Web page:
Academic journal article Studia Psychologica

Regulatory Focus and Self-Construal as Determinants of the Majority Rule in Individual Decision Making

Academic journal article Studia Psychologica

Regulatory Focus and Self-Construal as Determinants of the Majority Rule in Individual Decision Making

Article excerpt

Introduction

Zhang, Hsee, and Xiao (2006) (see also Birnbaum & Diecidue, 2015) examined a behavioral decision heuristic named the majority rule for choice between binary, weak-dominant multiattribute options in individual decision making. The majority rule posits that individuals prefer to choose the majority-weakly-superior option (i.e., slightly more favorable on most of its attributes) rather than the minority-strongly-superior option (i.e., considerably more favorable on few of its attributes; A brief formal description of the majority rule is provided in the Appendix; cf., May, 1952 for the pioneering axiomatic characterization of the majority rule). This preference could have stemmed from a deepseated belief that a congruent decision is more effective at receiving accurate information than an individual's effort (e.g., Hastie & Kameda, 2005), or that the majoritarian judgments are, for instance, more democratic and just than the assertive judgments of the minority for satisfying political equality, with most elections of legislative representatives and referendums being decided by this rule (e.g., Nieuwelink, Dekker, Geijsel, & Ten Dam, 2017; Risse, 2004; Saunders, 2008, p. 21).

A growing body of social choice literature has investigated the effect of the majority rule on the outcomes of a group choice process, both theoretically and experimentally. Dasgupta and Maskin (2008) argued that the majority rule is theoretically satisfactory to several appealing conditions over a larger cluster of preferences than any other voting rule. Hastie and Kameda (2005) proposed that the majority rule is popularly adopted among other eight truthseeking group decision rules, faring much better than the individual judgment averaging rule. Kimura and Katayama (2013) indicated, through a neurocognitive mechanism study, that the majority rule modulates the evaluative processing of monetary losses and the evaluation of conflicts among individual opinions in a threeparticipant group. The majority rule is also examined as a pivotal moderating factor, which influences the relationship between intra-team process conflict and cognitive diversity, namely rational and spontaneous styles (Fitzgerald, Mohammed, & Kremer, 2017), and between social diversity and the efficacy of group decision making (McGrimmon, 2011). Compared with another commonly used group decision method of social choice, the unanimity rule (rule by consensus), the majority rule shows an advantage in arriving at a quicker decision (Taylor, Hewitt, Reeves, Hobbs, & Lawless, 2013), indicates a better performance accuracy (Sorkin, West, & Robinson, 1998), counteracts the negative effects of egoistic motivation on joint outcomes in asymmetrical negotiations (Beersma & De Dreu, 2002), results in different decisions when group members are informed of one another's preference for the options (Miller, 1985), leads to weaker communication effects (Baillon, Bleichrodt, Liu, & Wakker, 2016), and achieves less decision implementation and outcome satisfaction (Marsden & Mathiyalakan, 2003; Mohammed & Ringseis, 2001). Overall, previous work from a scattering of empirical and anecdotal sources provided credible evidence in support of the majority rule as a pervasively robust norm in group judgment and decision making.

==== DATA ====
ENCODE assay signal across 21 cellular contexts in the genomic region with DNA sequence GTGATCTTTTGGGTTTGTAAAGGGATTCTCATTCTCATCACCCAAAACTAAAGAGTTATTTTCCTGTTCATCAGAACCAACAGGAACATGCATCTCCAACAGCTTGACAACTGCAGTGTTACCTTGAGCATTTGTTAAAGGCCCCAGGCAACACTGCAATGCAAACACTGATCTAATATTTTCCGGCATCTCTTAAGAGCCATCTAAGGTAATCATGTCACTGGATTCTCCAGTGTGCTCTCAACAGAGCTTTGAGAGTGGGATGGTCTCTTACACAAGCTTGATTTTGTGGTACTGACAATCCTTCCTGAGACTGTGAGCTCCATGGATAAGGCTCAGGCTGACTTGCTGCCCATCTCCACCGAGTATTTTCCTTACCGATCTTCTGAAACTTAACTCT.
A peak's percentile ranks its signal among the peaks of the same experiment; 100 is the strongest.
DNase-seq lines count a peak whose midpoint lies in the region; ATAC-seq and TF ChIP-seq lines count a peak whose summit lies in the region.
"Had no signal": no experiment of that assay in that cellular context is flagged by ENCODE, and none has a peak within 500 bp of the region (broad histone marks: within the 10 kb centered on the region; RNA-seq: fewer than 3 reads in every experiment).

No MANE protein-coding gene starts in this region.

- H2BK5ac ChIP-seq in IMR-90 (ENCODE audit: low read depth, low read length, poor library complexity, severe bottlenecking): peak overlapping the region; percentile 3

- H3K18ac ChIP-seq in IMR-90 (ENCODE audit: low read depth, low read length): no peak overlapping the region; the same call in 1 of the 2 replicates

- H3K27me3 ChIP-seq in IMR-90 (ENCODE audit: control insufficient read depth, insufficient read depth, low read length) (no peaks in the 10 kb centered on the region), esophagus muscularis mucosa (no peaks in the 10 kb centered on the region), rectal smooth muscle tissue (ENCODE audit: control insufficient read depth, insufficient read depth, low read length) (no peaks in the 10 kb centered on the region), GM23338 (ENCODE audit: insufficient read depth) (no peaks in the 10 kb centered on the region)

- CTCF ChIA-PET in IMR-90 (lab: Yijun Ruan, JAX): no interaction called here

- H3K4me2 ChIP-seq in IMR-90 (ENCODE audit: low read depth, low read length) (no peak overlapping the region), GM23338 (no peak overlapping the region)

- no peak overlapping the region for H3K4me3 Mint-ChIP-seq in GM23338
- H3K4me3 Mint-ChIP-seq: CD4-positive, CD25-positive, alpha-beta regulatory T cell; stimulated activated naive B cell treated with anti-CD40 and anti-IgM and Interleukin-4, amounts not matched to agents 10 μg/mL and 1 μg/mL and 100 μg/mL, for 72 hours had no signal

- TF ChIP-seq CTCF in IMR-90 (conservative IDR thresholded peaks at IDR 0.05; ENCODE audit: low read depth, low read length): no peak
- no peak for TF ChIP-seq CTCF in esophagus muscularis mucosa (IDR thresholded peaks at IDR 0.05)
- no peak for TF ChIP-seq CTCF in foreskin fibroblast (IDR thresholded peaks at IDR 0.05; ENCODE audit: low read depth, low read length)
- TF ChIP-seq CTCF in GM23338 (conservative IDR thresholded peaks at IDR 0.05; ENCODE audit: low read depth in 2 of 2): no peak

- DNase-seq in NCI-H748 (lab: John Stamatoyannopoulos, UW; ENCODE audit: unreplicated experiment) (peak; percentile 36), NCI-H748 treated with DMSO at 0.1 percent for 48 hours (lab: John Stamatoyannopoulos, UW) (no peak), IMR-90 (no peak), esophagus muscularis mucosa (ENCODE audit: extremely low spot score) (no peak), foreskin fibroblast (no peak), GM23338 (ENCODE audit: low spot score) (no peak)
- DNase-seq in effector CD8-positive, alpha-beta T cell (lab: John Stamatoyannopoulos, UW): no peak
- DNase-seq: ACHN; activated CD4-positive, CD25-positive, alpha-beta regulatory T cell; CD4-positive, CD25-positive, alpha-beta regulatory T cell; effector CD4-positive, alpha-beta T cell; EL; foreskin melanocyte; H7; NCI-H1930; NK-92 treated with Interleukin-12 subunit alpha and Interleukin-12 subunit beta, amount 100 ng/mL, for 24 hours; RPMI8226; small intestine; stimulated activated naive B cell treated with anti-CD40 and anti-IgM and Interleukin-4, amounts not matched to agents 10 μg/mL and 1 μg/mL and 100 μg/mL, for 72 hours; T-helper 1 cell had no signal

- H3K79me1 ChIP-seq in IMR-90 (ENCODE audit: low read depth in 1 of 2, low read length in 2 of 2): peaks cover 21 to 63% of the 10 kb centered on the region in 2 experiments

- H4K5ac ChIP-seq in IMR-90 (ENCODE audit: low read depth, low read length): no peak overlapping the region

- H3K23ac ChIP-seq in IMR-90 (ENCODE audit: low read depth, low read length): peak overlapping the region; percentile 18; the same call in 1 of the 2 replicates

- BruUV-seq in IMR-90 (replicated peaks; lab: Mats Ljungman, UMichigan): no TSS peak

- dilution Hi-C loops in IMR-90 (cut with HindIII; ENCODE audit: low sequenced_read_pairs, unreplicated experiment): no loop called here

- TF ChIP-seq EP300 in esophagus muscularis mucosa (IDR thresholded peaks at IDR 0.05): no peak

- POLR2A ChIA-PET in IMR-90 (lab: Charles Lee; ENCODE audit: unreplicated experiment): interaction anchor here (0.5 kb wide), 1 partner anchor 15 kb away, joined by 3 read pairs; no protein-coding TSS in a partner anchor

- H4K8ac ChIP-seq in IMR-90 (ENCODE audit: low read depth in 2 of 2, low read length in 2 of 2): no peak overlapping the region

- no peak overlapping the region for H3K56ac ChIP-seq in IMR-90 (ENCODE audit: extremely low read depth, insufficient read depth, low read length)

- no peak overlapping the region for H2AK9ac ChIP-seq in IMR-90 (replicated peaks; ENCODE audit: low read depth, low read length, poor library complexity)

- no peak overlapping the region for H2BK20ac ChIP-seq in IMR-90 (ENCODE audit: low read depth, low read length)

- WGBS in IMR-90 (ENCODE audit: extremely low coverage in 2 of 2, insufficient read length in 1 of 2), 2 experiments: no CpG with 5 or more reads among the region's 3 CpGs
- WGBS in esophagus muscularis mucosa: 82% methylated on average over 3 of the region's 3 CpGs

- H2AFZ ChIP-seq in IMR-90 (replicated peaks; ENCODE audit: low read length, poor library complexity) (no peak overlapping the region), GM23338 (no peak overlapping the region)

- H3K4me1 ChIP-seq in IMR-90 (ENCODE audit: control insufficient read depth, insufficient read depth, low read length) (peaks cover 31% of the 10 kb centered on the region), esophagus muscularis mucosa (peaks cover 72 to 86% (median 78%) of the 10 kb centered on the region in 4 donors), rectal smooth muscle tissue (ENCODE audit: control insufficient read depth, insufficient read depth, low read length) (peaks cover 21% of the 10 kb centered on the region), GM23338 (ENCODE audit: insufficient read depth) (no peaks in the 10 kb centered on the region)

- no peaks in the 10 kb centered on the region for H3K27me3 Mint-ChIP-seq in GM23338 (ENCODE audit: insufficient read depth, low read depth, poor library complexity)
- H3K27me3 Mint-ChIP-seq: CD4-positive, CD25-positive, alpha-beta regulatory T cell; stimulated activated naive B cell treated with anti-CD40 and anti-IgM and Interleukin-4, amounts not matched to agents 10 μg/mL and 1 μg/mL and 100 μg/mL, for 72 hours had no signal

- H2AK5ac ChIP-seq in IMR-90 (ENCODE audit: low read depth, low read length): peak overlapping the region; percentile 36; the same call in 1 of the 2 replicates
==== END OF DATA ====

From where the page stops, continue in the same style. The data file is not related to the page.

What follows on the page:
While many studies have focused on the merits of the application of the majority rule in group decisions, only a handful of studies have examined its implications in individual decision making. For example, Russo and Dosher (1983) provided direct evidence supporting the use of the majority rule against the minority or neutral rule. May (1954) and Paterson and Diekmann (1988 found that their respondents might have used the majority rule but also violated transitivity axiom (i.e., ifX ^ Y and Y ^ Z, thenX^ Z) and the expected utility theory. However, Birnbaum and Diecidue (2015) argued against Zhang et al.'s (2006) proposition of the majority rule as a description of how individuals make a choice in that the majority of their participants not only dissatisfied the majority rule, but also simultaneously violated risk aversion and the transitivity and dominance axioms. …

Search by... Author
Show... All Results Primary Sources Peer-reviewed

Oops!

An unknown error has occurred. Please click the button below to reload the page. If the problem persists, please try again in a little while.